Skip to comments.My Iowa Caucus Night -- Civility and Diversity in a Small Community
Posted on 01/04/2012 1:31:47 PM PST by stillafreemind
As Perry's representative spoke, everyone was quiet, respectful and listened. When she stepped down, there was applause. Then the speaker for Ron Paul stood and talked for a couple of minutes. Again, everyone was quiet and respectful. The group listened, and when the representative stopped talking, they clapped again.
Some candidates, like Michele Bachmann, had no speaker. The chairman asked if anyone would like to talk for her. A gentleman said he would speak about Bachmann and gave a very nice pep talk on her behalf. Everyone applauded, and so it went until all but Huntsman was represented.
(Excerpt) Read more at news.yahoo.com ...
The news never talks about platform issues. Wonder why that is?
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Pardon my ignorance, but were there also caucases for democrats yesterday? Or, if not, why would someone who is an avowed 0bama supporter got to a caucus last night?
Ours was very similar. The only real issue is I had to turn people away finally after 7:15 because we were way over the capacity limit and the room was well above 90 degrees and packed wall to wall. Better to tick off 10 or so who didn’t get in than the 200 hot and crowded people by waiting forever to start. It’s considered a business meeting and nothing can start till registration is closed.
Everyone was respectful. There were no disruptors. We had ballots and they were with me the whole time till I handed them to the permanent precinct chairs, and I collected the unused ones. For the count I had my own mother and a longtime family friend for that with 4 observers from campaigns.
The votes were kept separate for each precinct, then separated into piles for each candidate, and tallied. Then everything was added and when everyone agreed the counting was closed. I called them in and had the counts read back to me candidate by candidate, and doublechecked them on the state website.
We elected our convention delegates and passed our platform resolutions and we were done in two hours. Ours is fairly typical of most counties.
Wow..sounds like you had a lot of responsibility. I actually like the caucuses. I doubt if people outside the state know about the platform resolutions. It’s not a quick vote by any means.
I thought it was nice that some parents brought their kids to see how the process worked. We have such a small rural area that it’s hard to find the kids for special delegates. I don’t believe there were any there that fit the age group needed.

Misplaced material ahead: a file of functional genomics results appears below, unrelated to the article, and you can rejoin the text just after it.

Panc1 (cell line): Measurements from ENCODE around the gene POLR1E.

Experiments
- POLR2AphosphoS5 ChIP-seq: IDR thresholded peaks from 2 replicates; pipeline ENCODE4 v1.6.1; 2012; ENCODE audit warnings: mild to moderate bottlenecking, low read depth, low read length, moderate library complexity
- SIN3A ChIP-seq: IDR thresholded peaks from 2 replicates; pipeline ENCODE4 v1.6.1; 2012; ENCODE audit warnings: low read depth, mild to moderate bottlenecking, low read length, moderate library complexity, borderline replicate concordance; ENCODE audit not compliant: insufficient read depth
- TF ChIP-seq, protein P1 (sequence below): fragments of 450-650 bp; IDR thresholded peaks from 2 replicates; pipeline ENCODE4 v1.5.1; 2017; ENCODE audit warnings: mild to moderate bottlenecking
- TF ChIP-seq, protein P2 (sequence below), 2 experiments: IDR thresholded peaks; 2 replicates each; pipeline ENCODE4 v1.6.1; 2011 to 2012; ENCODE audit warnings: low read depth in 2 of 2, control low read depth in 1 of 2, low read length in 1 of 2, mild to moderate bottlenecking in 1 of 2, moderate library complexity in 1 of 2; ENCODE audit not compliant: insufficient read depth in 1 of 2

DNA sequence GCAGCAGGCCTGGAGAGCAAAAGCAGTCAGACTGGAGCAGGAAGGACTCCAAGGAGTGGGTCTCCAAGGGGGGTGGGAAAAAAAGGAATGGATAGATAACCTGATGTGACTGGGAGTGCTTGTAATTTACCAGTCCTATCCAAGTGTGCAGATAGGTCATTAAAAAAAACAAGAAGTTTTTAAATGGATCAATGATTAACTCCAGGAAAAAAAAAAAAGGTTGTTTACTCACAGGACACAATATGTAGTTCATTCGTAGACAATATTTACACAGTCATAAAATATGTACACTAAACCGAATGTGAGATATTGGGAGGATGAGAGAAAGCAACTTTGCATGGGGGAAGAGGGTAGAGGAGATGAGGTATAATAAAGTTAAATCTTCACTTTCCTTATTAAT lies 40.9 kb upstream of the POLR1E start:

Anyway..I love the process. Civility is key and no one knows if anyone changes their mind about who they are voting for. Unless you make it clear who you are for..no one knows.
The narrative had to be "Romney wins." Was there any talk or suspicion of ballot manipulation (e.g. someone pulling out 10 ballots at the last minute that just happend to be all for Romney)?
I'll guarntee that no Dems voted for Santorum. Not so confident that no Dems voted for Romney, however.
Any observations, rumors or opinions on the process?
I can truthfully say that I live in a small rural area. We knew all but 2 people that were there. Of course I don’t know who they voted for and neither one got up to say anything about any candidate.
The girl was okay..the boy..a young guy..struck me as out of place. When we did our platform work..he voted against everything.
To me..he was a punk kid who probably saw something on TV and decided to have fun with the locals.
I truly didn’t see anything off color at all. Not saying something couldn’t/didn’t happen somewhere else in the state..just not where I was.
We see most of these folks every few years at the caucus..it’s not like we’re in a town/city that has a lot of turn over.
Our stickers (denoting that we are registered) are always waiting for us and we have to sign in.
None in my area, other than we had lots of new registrations. Out of 187 people and a handful of observers we had about 50 new registrants. I doubt anything changed that was transmitted from the counties to the state, but there are possibilities at the caucus itself.
I don’t like the state’s ballot security procedures. There are basic rules laid down by the state but by and large counties work at their discretion. A good percentage don’t even do ballots, they just do slips of paper. Ripe for fraud and the caucus leaders would never know it.
They are trying to improve. I was one of the right hand people to the chair of our congressional campaign last time who’s now working with this at state, and she’s part of the team trying to bring more formal procedures to things. It will take time I imagine.
More than I wanted, but still enjoyed it anyway. Fortunately that site had only 3 precincts. First time doing a presidential and I will make definite improvements for next time.
So what you’re trying to say is that the current president and the previous president both won Iowa on their way to the White House.
The Caucus held at Brighton was much like what you described. As soon as the Preference Poll was completed, more than half the people got up and left. Which left about 30 of us left to determine the platform planks.
The only problem we had was with people wanting to vote the minute they walked in the door.. when we explained that we had to do the Organizational stuff first in order for their votes to be valid, they sat down and waited. Only two candidates had representatives there to speak on their behalf: Paul and Santorum.
Since there weren’t assigned Ballot Counting Observers for the down ticket candidates, I asked for volunteers and people stepped forward to observe. I had them count the ballots twice so there could be no question as to what the outcome was.